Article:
The Middle-Snake-Tamarac Rivers Watershed District ordered the establishment of a flood-control project, private owners objected to the compensation offered for their property, protracted litigation ensued, and the parties entered into a settlement agreement resolving the litigation.
Minnesota law provides a procedure to avoid or minimize the risk of strategic lawsuits against public participation (an “anti-SLAPP statute, Minn. Stat. 554.01-02 (2008)).
The District settlement provided for the dismissal of the case and claims but expressly carved out, provided for, and permitted the adversary landowners’ ongoing involvement in the project.
A year later, the District brought an action saying that a landowner breached the settlement agreement. Landowner brought a summary judgment motion, arguing that his conduct was immune from liability under the anti-SLAPP statute. The Minnesota Court of Appeals held that the district court erred in holding that the statute did not apply to actions to enforce settlement agreements.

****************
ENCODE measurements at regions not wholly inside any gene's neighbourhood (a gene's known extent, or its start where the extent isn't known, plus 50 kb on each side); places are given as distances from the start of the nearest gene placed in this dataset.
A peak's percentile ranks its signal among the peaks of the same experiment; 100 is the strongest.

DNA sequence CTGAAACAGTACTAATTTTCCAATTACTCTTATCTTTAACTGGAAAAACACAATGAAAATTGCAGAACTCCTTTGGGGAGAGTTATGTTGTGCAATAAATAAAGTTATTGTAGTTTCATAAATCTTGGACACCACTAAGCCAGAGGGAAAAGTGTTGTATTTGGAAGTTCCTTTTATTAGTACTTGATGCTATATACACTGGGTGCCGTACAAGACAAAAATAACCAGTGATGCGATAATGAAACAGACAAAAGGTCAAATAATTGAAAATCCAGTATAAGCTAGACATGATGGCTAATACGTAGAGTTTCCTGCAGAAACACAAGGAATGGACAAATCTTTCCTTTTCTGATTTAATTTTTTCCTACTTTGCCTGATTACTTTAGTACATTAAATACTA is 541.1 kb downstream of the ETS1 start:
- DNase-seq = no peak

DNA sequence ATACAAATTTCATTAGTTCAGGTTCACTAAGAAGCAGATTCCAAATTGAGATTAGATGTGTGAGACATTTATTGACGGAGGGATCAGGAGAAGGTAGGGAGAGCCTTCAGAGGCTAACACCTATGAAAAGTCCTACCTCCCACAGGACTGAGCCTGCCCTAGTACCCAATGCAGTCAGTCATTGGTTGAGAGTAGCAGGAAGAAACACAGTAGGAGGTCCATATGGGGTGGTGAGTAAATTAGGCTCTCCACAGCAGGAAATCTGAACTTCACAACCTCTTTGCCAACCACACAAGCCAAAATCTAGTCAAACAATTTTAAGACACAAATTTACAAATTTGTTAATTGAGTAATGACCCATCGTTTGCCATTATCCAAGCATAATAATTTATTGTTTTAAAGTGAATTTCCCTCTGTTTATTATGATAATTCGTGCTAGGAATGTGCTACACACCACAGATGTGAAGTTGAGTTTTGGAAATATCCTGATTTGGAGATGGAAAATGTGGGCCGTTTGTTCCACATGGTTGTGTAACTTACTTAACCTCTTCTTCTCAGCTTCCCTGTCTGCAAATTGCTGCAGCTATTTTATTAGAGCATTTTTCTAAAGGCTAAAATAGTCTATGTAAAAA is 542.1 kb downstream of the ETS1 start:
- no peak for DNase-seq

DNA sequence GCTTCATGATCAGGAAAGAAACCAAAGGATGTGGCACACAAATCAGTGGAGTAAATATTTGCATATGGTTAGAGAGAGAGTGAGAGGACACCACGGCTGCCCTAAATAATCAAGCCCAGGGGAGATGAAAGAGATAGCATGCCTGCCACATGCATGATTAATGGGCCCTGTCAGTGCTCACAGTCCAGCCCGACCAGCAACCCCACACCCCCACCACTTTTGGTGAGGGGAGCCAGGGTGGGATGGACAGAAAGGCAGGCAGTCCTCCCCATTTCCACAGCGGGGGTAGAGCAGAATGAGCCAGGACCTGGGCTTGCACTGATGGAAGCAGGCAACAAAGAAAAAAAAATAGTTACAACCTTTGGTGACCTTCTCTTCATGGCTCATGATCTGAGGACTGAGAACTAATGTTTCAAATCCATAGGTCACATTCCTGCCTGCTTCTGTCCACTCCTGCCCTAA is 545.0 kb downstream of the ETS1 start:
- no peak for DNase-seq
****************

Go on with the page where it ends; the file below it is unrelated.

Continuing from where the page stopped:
Such a holding, the Court of Appeals held, fails to apply the anti-SLAPP statute’s plain meaning. Also, the district court failed to apply the proper standard of proof — the district court was required to weigh the evidence that the moving party (here the landowner) is not immune to suit and determine whether that evidence is “clear and convincing.” Minn. Stat. 554.03.
Whenever parties to “protracted litigation” are forced by circumstances to continue to interact, disputes over perhaps subtle contract terms are all too common.
Middle-Snake-Tamarac Rivers Watershed District v. Stengrim, Court File No. A08-0825 (Minn. Ct. App., Feb. 17, 2009).